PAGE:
Social Sciences in the Arab Region: Five Years after the Arab Uprisings
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The Arab Council for the Social Sciences (ACSS), based in Beirut, is launching the first comprehensive report discussing the state of social sciences in the Arab region titled, Social Sciences in the Arab World: Forms of Presence. The report builds valuable knowledge about the social sciences in the region’s universities and research centers, and highlights specific issues of priority for Arab social scientists. This publication is part of the ACSS’s Arab Social Science Monitor, a platform to analyze emergent trends in the Arab world’s social sciences. Given developments over the past several years, knowledge production and the social sciences remain indispensable tools for understanding current challenges in the Middle East and North Africa and, in turn, developing adequate responses.
I discussed the report with lead author Mohammed Bamyeh and ACSS Director General Seteney Shami. Bamyeh stressed that the waves of unrest, conflict, and war that characterize the region make the reassessment of trends, needs, and priorities essential. Shami explained that the challenge of writing the report was delineating the diverse realities of the Arab world’s social sciences with very little preexisting research available on the topic. The scarcity of publicly available information on the social sciences in the region means the report is based almost entirely on original data collected by the research team. That process generated knowledge for the international community on some of the most vital academic disciplines in the Middle East today.
The report delves into the multitude of issues social scientists are working on, including revolution, modernity, and gender. Since 2010 the Arab Spring has dominated print media, scholarly periodicals, digital media, and social science research in universities and institutes. Most notably, the report reveals that Arab social scientists are examining the Arab Spring as it relates to questions of reform, justice, and citizenship. The role of women in the public sphere is also a recurrent topic within the academy and beyond, particularly as it relates to citizenship and participation. Bamyeh explained that this finding reveals a marked shift from the dominance of topics concerning women in the private sphere and the family to discussions situated in public participation and women’s rights.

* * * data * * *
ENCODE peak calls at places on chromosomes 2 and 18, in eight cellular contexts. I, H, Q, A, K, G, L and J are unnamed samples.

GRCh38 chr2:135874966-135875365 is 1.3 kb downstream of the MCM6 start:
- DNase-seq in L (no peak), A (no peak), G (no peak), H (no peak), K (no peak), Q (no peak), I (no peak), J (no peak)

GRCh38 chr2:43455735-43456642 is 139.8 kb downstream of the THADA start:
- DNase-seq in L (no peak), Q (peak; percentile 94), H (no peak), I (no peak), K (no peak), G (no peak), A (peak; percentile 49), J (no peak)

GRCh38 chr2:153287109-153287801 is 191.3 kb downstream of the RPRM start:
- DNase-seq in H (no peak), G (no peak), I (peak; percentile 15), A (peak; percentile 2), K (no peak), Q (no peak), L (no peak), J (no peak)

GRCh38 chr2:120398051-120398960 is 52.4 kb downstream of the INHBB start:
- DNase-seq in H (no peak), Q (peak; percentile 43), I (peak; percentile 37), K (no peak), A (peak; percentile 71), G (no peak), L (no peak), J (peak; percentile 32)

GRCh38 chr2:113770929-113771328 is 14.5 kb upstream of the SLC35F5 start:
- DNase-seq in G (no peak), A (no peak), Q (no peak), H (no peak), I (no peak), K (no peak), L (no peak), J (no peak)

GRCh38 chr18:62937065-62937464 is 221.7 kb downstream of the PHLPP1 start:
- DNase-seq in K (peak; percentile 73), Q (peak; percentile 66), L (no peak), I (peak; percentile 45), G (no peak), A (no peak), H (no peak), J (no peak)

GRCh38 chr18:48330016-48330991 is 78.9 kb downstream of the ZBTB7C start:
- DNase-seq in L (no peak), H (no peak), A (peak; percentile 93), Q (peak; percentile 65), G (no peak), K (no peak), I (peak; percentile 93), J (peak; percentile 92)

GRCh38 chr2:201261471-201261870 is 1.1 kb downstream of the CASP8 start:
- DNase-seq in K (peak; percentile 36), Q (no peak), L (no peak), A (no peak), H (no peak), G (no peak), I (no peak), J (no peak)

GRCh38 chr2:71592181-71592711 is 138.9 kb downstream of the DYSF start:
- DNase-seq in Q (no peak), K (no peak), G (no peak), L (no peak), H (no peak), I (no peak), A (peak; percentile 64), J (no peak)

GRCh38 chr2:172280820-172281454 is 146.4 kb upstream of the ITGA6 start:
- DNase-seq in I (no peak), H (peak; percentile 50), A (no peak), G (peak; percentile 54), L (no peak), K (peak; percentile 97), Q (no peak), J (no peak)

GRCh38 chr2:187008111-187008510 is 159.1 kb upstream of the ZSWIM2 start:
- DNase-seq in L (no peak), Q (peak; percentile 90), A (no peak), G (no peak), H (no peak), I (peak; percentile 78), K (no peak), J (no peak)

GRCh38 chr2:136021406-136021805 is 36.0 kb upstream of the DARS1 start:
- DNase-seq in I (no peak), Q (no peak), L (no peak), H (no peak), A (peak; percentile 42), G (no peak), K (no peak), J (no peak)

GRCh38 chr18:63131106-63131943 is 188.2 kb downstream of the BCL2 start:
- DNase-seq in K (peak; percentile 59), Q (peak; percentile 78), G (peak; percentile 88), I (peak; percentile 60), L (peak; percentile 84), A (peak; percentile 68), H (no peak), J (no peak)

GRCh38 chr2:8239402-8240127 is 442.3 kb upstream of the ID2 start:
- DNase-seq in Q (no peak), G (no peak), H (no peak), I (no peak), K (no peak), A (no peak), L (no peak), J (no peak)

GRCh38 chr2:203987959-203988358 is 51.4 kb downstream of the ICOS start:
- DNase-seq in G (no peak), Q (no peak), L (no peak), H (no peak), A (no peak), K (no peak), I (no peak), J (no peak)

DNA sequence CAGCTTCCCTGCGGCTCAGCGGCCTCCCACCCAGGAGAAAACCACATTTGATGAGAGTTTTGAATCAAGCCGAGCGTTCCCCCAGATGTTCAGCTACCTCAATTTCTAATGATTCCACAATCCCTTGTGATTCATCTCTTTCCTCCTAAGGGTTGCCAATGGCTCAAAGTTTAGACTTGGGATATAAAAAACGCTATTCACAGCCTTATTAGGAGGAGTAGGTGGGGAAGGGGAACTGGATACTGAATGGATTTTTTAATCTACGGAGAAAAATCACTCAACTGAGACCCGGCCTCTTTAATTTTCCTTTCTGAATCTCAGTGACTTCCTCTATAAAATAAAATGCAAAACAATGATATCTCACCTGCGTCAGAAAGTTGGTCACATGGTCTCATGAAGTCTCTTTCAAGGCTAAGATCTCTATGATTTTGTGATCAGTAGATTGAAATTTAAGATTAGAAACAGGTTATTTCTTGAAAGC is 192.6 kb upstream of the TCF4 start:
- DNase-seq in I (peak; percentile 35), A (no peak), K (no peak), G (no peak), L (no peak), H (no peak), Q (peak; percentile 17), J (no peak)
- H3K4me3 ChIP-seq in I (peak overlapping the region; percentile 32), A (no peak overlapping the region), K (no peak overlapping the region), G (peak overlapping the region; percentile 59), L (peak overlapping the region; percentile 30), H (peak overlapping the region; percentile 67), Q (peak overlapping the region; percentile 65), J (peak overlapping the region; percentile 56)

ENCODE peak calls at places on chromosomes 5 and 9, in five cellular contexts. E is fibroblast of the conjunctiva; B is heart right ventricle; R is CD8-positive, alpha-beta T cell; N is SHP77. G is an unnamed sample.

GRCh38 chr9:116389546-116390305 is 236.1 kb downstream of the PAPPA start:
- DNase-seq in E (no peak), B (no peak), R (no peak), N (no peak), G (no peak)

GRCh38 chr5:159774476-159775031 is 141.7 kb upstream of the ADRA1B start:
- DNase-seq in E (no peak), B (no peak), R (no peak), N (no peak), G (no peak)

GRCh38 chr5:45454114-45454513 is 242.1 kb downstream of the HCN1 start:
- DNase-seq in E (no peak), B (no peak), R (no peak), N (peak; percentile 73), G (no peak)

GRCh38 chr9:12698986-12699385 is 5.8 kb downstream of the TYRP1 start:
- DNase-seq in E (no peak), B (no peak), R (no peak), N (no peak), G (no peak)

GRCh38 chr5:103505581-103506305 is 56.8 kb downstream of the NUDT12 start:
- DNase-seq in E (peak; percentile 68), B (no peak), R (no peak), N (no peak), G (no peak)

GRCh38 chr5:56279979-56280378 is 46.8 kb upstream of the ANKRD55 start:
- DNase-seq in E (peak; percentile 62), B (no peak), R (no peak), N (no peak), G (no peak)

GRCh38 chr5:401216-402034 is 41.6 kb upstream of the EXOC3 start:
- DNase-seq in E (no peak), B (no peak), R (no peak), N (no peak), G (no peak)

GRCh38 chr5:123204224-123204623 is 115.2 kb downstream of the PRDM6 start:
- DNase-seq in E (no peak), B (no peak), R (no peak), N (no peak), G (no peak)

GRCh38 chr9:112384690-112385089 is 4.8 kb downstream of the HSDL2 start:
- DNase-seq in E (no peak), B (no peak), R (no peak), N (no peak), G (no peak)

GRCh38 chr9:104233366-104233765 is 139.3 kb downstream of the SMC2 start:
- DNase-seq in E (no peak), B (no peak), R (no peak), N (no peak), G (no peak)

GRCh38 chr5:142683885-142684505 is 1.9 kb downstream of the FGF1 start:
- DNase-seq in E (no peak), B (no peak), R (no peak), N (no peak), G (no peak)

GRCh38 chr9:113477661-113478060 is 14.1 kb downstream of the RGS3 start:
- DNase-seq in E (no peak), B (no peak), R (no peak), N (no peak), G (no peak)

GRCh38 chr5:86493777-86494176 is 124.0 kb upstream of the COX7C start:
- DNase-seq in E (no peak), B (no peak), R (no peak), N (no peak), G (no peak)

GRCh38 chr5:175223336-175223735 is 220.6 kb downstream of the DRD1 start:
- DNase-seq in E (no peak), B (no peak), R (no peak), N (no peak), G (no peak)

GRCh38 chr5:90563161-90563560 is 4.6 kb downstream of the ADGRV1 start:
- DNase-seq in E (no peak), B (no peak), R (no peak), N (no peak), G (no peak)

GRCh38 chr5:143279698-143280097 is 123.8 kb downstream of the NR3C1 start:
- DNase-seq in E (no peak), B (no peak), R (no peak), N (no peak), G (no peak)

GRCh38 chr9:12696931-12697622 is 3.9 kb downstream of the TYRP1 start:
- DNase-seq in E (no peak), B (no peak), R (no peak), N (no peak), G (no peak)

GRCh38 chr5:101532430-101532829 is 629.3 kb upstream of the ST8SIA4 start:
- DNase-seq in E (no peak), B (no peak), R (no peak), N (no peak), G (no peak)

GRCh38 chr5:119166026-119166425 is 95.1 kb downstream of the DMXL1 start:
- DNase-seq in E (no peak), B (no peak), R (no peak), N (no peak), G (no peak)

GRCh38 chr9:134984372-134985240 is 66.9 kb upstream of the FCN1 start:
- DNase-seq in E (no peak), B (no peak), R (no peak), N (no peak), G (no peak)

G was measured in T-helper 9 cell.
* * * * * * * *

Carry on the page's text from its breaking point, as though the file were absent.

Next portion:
The report also highlights analytical and identity categories among the region’s scholars. Bamyeh points out that the “Muslim World” as a concept is almost completely absent among social scientists in the Arab world. Arab researchers do not regard the category as sufficiently coherent to warrant its analysis as a single entity. Conversely, the “Arab World” as an analytical category is relatively common among Arab social scientists given the region’s recent history and common challenges. It suggests that the use of “Muslim World” as a category fails to capture the vast diversity of cultures and societies, an important point to recognize, as many Muslim-majority countries do not share the specificity of issues associated with the Arab region.
Additionally, the report traces the institutionalization of the social sciences in the Arab world to the first half of the twentieth century. It chronicles the notable growth of universities, faculty, scholarly periodicals, and research centers in recent years. Particularly since the 1990s the number of research centers in the region has increased dramatically, suggesting a rapidly changing landscape in the Arab world’s social science research. For example, in the 1980s there were merely 43 research centers; the number of centers has increased tenfold to 436 today. Despite this, the study indicates that the social science disciplines continue to face notable obstacles due to institutional fragmentation, high levels of bureaucracy, and political restrictions.
Still there is an interesting and often understudied landscape that underlies the diverse realities of the region’s social sciences. The report indicates that only a few countries contain the majority of university-based social science research centers. Algeria, Egypt, Lebanon, Saudi Arabia, Jordan, and Iraq are home to 89 percent of the university research centers, with Egypt and Algeria combined accounting for 57 percent of these centers. Universities in Egypt and Algeria also offer the most degrees in the social sciences and produce a large number of the Arab world’s social science scholars. Approximately 44 percent of the region’s master’s degrees and 39 percent of PhDs hail from Egypt and Algeria.
Ultimately, the region’s relationship with the social sciences has undergone an immense transformation over the past several decades, a phenomenon that was widely undocumented and understudied up until this point. The ACSS report marks an important intervention, outlining the progress social sciences have made in the Arab world. The profound developments that swept across the region after the uprisings in 2011 call for greater consideration of the role the social sciences can play in the region. By better understanding the current condition of the social sciences, we can better support the disciplines to play an active role in shaping the future of the region.
The English-language edition of the report will be launched on March 28 at Carnegie Corporation of New York and it will be available for free download at the ACSS website. The Arabic-language version of the report is available here.
Nehal Amer is a Program Assistant in the Transnational Movements and the Arab Region program at Carnegie Corporation of New York.